Qin Shihuangdi's huge new capital at Xianyang, Shaanxi had wide roads radiating out in all directions. At times 15% of the population was conscripted into his great construction projects: the Great Wall; his capital Xianyang and his Imperial tomb.

The imperial name Qin Shihuangdi means the first august emperor of the Qin. The use of the character for august deliberately echoes the similarly sounding huáng which links him to the legendary founding Yellow Emperor.

Qin Shihuangdi was hard working with an eye for detail. He was paranoid about possible assassination plots. His workload was measured in weight of books (at that time not on paper but on bamboo strips) he could process in a day. Late in life he became obsessed with seeking immortality and the after-life, building the famous Terracotta Army to guard his tomb. The cruelty; forced labor; high taxes and upheavals eroded public support and on his death the dynasty quickly fell apart. However, many of his wiser reforms were retained by the succeeding Han and later dynasties.

The ambivalent view of Qin Shihuangdi as brutal tyrant or unifier is brought home in the recent epic film ‘Hero ’ by Yimou Zhang.

Sacred Ways

Qing dynasty, Beijing, sacred way, elephant
Stone elephant on the Sacred Way to the Eastern Qing Dynasty Tombs, Hebei

Spirit or sacred ways ( Shéndào) have for several thousands of years guarded the entrance to tombs of the Emperors and high officials. The ancient belief is that the dead should be treated just as when they were alive, so the tombs contain ordinary items of everyday life. The ritual path to the tomb is usually marked by stone statues in pairs facing inwards. They are intended to bring the power of the original subject of the sculpture to life to protect the tomb so there are likely to be tigers, dragons, camels, elephants, lions, qilin and also various state officials. The Sacred Way to Imperial tombs could only be trod by the Emperor and even then only on foot. There was a belief that the departed spirit would start to make its own way to the ancestral burial ground, so it was also a pathway for the deceased. Unlike many other memorials the statues marking Spirit Ways have survived as they are rarely affected by willful destruction, floods or earthquakes. Only the Ming and part of the Qing dynastic burial sites have escaped looting and destruction, but for the other dynasties the Spirit Way has often been left intact.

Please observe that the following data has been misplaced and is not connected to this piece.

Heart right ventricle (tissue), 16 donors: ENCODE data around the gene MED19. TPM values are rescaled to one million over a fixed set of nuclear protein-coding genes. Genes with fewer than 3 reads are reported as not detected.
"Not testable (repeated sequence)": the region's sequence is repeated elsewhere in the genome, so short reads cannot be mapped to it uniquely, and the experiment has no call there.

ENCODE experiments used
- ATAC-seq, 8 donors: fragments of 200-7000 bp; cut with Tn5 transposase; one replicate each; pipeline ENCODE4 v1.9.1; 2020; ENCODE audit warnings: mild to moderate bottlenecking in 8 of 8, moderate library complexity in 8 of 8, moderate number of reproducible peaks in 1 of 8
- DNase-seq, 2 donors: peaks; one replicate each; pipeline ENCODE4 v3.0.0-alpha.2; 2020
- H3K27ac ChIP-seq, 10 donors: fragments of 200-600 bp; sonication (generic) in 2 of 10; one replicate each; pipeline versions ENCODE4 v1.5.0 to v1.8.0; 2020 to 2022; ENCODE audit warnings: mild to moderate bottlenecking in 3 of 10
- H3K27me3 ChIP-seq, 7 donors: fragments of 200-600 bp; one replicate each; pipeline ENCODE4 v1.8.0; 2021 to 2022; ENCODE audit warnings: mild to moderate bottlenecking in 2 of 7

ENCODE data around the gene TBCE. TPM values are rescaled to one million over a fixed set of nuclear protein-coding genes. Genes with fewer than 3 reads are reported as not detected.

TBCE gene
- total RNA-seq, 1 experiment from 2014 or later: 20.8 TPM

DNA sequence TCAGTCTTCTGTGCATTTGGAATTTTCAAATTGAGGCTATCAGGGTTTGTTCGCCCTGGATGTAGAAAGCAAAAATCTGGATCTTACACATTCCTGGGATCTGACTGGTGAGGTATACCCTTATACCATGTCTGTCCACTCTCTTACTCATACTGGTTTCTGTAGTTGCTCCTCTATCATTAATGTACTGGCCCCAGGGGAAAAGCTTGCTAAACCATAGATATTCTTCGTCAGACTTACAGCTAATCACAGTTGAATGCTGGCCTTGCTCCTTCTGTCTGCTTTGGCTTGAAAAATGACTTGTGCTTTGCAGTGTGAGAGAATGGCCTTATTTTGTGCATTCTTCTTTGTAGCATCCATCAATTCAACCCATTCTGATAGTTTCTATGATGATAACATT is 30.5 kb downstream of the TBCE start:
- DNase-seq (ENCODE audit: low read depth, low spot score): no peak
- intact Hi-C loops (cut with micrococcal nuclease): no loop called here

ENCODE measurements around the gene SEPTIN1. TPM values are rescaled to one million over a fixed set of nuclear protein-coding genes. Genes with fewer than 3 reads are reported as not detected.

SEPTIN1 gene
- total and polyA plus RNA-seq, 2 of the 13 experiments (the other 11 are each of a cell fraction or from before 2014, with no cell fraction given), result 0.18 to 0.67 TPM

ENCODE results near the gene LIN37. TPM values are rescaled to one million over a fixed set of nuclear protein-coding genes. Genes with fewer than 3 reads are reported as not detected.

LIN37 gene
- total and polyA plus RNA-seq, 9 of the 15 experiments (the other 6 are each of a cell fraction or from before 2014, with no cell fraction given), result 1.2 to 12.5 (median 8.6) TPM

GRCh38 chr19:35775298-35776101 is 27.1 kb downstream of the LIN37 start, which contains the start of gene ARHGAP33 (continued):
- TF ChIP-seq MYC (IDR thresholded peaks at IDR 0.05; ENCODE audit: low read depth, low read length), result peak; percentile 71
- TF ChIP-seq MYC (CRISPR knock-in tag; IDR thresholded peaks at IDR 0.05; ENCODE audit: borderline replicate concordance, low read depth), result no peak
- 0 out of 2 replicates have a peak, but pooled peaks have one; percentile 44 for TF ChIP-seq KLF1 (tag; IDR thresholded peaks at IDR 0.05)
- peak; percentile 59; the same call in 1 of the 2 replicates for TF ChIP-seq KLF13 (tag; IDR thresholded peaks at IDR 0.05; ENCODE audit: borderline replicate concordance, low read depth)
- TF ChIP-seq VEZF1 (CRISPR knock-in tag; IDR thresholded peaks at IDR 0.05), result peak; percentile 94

The Chinese Stars

The Chinese Stars


The Chinese system of astronomical observation is as ancient and distinctly different that as that developed in Europe and the Middle East. More emphasis was put on the moon than the sun and stars were arranged into groups according to a view of the Imperial system.

The start of the Sacred Way is normally in the form of two paired towers called què . The carvings on the tower give an invaluable insight into the beliefs at the time. According to the rules of Feng Shui a spirit way should run directly from the south towards the tomb. The tombs are located on the south face of a mountain, so the way to the cold north is blocked. The shendao may also have a ‘赑屃 bì xì’ at its start which is a stone turtle often bearing a stele (inscribed tablet) on its back. This inscription lists the achievements of the deceased.


The Tang mausoleum near Chang'an has a Sacred Way with 68 stone statues along a 1 mile [1 km] route, the statues measure an impressive average 13 feet [4 meters] high. The huge tomb complex was systematically destroyed during the succeeding Song dynasty. In Shandong at Confucius' temple complex at Qufu there are statues dating back to the Han dynasty.

The Ming dynasty tomb complex near Beijing ( Míng cháo shí sān líng) is the best known and most complete tomb complex. It includes an exact replica of the main hall of the Forbidden City. A Sacred Way to the first Ming Emperor Hongwu can be seen at his tomb near Nanjing. The last dynastic tomb complexes of the Qing dynasty were raided and looted in the 1920s. It is divided into Western and Eastern sections, the eastern part is located 78 miles [125 kms] east of Beijing and is called the Qīng Dōnglíng Qing Eastern Tombs ; here the Spirit Way is an impressive 6 kms [4 miles] long.

Song dynasty, sacred way
Stone Statues guarding the Sacred Way at the Song Dynasty Imperial Tombs, Gongyi, Henan
Share this page Facebook Twitter Google+ Pinterest

Chinasage is a new web resource, started in 2012, pages will be added, enhanced and re-formatted regularly. Please check back soon for updated information about China.

We would be most grateful if you can help improve this page. Please visit our (secure) contact page to leave any comment. Thanks.

Citation information: Chinasage, 'The Qin Dynasty 221 - 206 BCE that defined China', last updated 8 Dec 2016, Web, http://www.chinasage.info/dynastyqin.htm.

Copyright © Chinasage 2012 to 2017